5. Don’t fear writing unlikeable characters
As we ponder how to write a great character flaw, many writers are plagued by the common complaint that a character isn’t ‘likeable’.
Regarding his second novel, Artemis, Weir said:
People didn’t like the main character, I made her too flawed, maybe a little unlikeable; a lot of people had a hard time rooting for someone who is so much the agent of her own problems.
In my eyes, likeable does not mean the reader must want to go for a beer with that character and swap notes on baking tips and London’s best dog walks. We’re not after the kind of character trait that we look for in a best friend or life partner.
I’m probably never going to ‘like’ a misogynist or a murderer. And if you give me a two-dimensional portrayal of an ‘angry’ or ‘self-pitying’ character then my empathy will likely go even further AWOL.
But if you can introduce that character to the reader without authorial judgement, if you can make the character believe their flaw is their strength, and if you keep them unaware of their true flaw until the world crumbles around them and they have no choice but to face their shortcomings head on (and change)… Well, then I will follow that person anywhere, even on a dramatic downward descent.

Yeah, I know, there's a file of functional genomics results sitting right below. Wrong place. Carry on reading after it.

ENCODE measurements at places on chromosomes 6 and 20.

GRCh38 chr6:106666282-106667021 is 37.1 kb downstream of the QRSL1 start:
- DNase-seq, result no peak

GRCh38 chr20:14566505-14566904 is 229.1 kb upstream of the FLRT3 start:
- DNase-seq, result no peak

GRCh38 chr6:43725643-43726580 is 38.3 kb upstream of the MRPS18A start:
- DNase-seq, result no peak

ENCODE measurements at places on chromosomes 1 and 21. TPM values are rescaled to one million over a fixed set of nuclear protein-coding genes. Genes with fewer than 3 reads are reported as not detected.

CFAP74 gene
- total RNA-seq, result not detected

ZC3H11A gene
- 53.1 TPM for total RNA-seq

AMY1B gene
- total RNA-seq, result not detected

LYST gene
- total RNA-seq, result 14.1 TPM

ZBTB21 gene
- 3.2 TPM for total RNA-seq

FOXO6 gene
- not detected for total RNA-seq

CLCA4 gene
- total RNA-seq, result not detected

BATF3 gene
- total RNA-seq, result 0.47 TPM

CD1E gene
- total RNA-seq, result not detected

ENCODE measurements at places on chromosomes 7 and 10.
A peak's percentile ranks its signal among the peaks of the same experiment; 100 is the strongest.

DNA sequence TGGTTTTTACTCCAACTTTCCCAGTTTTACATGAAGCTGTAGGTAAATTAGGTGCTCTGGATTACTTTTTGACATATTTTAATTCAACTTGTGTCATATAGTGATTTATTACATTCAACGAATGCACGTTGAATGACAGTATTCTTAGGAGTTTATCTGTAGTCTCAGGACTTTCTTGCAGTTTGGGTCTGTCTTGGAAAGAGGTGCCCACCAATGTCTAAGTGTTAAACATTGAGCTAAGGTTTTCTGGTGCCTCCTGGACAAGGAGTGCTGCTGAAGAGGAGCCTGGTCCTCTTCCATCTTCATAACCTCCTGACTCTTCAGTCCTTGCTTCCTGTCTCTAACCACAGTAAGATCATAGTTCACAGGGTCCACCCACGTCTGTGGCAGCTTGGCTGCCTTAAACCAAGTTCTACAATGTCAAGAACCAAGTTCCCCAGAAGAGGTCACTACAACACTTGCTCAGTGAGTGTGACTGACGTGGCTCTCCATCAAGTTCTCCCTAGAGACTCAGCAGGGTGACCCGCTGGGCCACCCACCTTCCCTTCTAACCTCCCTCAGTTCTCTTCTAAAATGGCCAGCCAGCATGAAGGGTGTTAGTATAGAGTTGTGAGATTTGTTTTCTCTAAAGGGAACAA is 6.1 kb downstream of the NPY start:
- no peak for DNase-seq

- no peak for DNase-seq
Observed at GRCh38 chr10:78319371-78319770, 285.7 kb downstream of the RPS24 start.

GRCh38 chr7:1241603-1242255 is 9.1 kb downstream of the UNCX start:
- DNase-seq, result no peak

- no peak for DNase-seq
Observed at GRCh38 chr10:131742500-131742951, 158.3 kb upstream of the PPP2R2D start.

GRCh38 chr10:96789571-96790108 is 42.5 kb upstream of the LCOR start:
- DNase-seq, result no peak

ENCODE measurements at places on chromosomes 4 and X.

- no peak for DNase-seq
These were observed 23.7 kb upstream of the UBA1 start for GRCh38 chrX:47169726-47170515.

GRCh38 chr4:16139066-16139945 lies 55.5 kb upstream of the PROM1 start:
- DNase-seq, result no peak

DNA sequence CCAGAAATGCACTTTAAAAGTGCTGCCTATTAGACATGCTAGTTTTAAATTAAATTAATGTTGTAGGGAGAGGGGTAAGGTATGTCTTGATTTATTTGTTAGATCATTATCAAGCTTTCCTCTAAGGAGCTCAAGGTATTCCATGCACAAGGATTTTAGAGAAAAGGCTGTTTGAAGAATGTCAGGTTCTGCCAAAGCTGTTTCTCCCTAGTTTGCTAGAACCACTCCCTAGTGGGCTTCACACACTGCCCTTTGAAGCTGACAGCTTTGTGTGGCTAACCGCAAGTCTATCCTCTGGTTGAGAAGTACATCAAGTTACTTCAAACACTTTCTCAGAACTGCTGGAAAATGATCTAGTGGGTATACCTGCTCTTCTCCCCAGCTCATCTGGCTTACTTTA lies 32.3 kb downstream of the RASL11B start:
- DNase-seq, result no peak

We will be invested enough to root for them, warts and all, whether that character is charming or unlikeable, good or bad. And hopefully a bit of both!
Author Tutor at The Novelry
Katie Khan is the author of two speculative fiction novels. Her debut novel Hold Back the Stars was translated into 22 languages and is being adapted for film by the producers of Stranger Things. Katie tutors writers tackling speculative, science fiction and fantasy as well as YA fiction at The Novelry.